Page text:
- - Sunday, July 15, 2018

The Kurdistan Worker’s Party (PKK) entered into a unilateral ceasefire prior to Turkey’s elections on June 24. Though Turkish armed forces repeatedly attacked the PKK headquarters in the Qandil Mountains of northern Iraq, the PKK refused to take the bait. It understood that renewed conflict would be used by President Recep Tayyip Erdogan to rally his nationalist base and justify an even more intense crackdown.

Kurds in Turkey preferred to show their power at the ballot box. They hoped to deprive Mr. Erdogan of a majority in the election for president, thereby forcing a second round. Furthermore, the pro-Kurdish People’s Democratic Party (HDP) would pass a critical threshold and be seated in parliament if it gained more than 10 percent of the popular vote.

The election was no surprise. Mr. Erdogan won the presidency with 52 percent, while the HDP’s charismatic presidential candidate, Selahattin Demirtas, received less than 9 percent. Though conditions were stacked against the HDP, it still got 12 percent. In a free and fair elections, the HDP would have dome much better.

Mr. Demirtas conducted his campaign from jail, imprisoned on trumped-up terrorism charges. He communicated with voters via his lawyers and social media.

Turkey’s state-controlled media gave Mr. Erdogan 181 hours of coverage during the six weeks prior to elections. Mr. Demirtas received less than one hour.

The government declared a state of emergency, which prevented campaign rallies. Police checked identification cards at polling stations. The presence of armed pro-government paramilitary groups intimidated Kurdish voters. The heavy security presence deterred Kurdish voters.

International election monitors were obstructed from Kurdish areas. More than 300,000 ballots in the mostly Kurdish southeast were invalidated.

Kurdish voters also faced logistical challenges. Ballot boxes were relocated from Kurdish communities, forcing Kurds to travel up to 20 miles from their homes. Hundreds of thousands of Kurdish voters were displaced and ineligible to vote because their homes were destroyed by the Turkish military and they could not register at an address.

The Kurdish leadership was incapacitated. In addition to Mr. Demirtas, the Turkish government jailed 12 Kurdish members of parliament and took direct control of 82 Kurdish municipalities, incarcerating elected mayors. It arrested 5,000 local Kurdish activists.

Elections can either advance national reconciliation, or intensify polarization based on how the election is conducted. Democratic elections allow voters to express dissent, giving them an opportunity to manifest their grievances through a political process. Turkey’s recent elections did not heal wounds. It worsened divisions, serving as a vehicle for Mr. Erdogan to consolidate his dictatorship.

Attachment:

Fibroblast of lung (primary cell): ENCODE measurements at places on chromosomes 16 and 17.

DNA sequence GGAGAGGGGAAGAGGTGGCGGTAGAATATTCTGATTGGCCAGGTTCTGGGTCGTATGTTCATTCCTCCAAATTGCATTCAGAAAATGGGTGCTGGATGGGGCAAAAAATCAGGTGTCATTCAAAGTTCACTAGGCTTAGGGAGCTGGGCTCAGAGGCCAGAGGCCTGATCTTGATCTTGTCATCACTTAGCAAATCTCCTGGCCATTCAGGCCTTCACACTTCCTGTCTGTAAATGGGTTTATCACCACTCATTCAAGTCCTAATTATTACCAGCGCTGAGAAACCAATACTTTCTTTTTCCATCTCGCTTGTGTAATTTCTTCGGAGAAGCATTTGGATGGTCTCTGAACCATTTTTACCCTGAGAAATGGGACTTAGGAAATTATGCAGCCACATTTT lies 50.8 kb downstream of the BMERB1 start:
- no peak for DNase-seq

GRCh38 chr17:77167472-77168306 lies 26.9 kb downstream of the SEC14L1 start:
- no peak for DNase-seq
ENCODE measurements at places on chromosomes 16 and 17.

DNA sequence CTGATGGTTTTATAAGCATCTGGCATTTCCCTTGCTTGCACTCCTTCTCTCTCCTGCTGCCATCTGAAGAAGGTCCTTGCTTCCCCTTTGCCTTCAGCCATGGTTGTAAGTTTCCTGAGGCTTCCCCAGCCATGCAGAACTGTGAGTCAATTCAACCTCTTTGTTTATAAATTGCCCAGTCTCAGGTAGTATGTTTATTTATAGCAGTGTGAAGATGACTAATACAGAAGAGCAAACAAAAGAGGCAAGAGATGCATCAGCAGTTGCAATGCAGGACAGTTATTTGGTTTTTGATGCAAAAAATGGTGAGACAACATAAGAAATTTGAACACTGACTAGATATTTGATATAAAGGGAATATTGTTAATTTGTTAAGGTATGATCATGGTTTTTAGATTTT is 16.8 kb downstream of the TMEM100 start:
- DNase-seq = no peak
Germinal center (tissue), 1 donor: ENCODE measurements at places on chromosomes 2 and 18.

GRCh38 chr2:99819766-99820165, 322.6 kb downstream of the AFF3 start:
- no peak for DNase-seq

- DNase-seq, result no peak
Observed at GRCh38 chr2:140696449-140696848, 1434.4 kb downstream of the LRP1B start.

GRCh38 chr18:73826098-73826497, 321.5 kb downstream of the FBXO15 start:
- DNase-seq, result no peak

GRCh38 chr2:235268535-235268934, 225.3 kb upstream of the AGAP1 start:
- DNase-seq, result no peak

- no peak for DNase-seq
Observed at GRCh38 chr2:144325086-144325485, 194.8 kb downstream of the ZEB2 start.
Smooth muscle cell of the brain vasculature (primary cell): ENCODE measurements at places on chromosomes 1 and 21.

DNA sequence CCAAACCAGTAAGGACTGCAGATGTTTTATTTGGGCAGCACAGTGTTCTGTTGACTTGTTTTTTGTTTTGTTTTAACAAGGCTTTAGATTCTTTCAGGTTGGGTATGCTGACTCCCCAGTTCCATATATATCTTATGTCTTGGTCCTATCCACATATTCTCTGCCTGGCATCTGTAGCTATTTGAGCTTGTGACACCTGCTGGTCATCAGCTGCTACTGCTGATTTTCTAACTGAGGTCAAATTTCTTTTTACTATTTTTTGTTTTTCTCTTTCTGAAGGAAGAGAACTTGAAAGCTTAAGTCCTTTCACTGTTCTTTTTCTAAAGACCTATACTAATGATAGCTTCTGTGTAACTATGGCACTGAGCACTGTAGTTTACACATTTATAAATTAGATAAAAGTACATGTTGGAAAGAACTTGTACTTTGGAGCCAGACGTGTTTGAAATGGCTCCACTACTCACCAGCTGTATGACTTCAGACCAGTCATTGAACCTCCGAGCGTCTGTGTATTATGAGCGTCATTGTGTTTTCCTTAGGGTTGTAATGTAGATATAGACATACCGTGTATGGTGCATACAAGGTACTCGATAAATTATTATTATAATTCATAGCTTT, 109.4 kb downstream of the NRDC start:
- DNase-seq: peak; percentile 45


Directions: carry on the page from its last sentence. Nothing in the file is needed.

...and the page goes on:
When voters objected, Mr. Erdogan threatened violence targeting dissenters. What’s done is done. Mr. Erdogan was recently inaugurated with great fanfare and is ensconced in the presidency for another five years.

Mr. Erdogan promised a security solution to the Kurdish conflict. He pledged to drain the swamp by targeting Kurdish communities. As evidenced by more than 40 years of conflict, there is no military solution to Kurdish aspirations for greater political and cultural rights. The PKK enjoys broad popular support because its struggle gives dignity to the Kurds.

Kurdish leaders warn that the PKK will renew its insurgency. They have been pushed by Turkey’s bogus election and Mr. Erdogan’s bellicose rhetoric. The resumption of armed conflict will mark a new phase in Turkey’s civil war with regional implications, as armed Kurdish groups in Syria and Iran join the fray to support their Kurdish brethren.

Turkey is at a fork in the road. Mr. Erdogan can intensify his authoritarian rule and intensify Turkey’s war against the Kurds, or he can seek to rule inclusively and solve Turkey’s ethnic strife through negotiations. Stakes are high. If Mr. Erdogan foregoes peace talks with the PKK, the ensuing spiral of deadly violence could consume Turkey itself.

• David L. Phillips is director of the Program on Peace-building and Rights at Columbia University’s Institute for the Study of Human Rights. His most recent book is “An Uncertain Ally: Turkey Under Erdogan’s Dictatorship” (Routledge, 2017).

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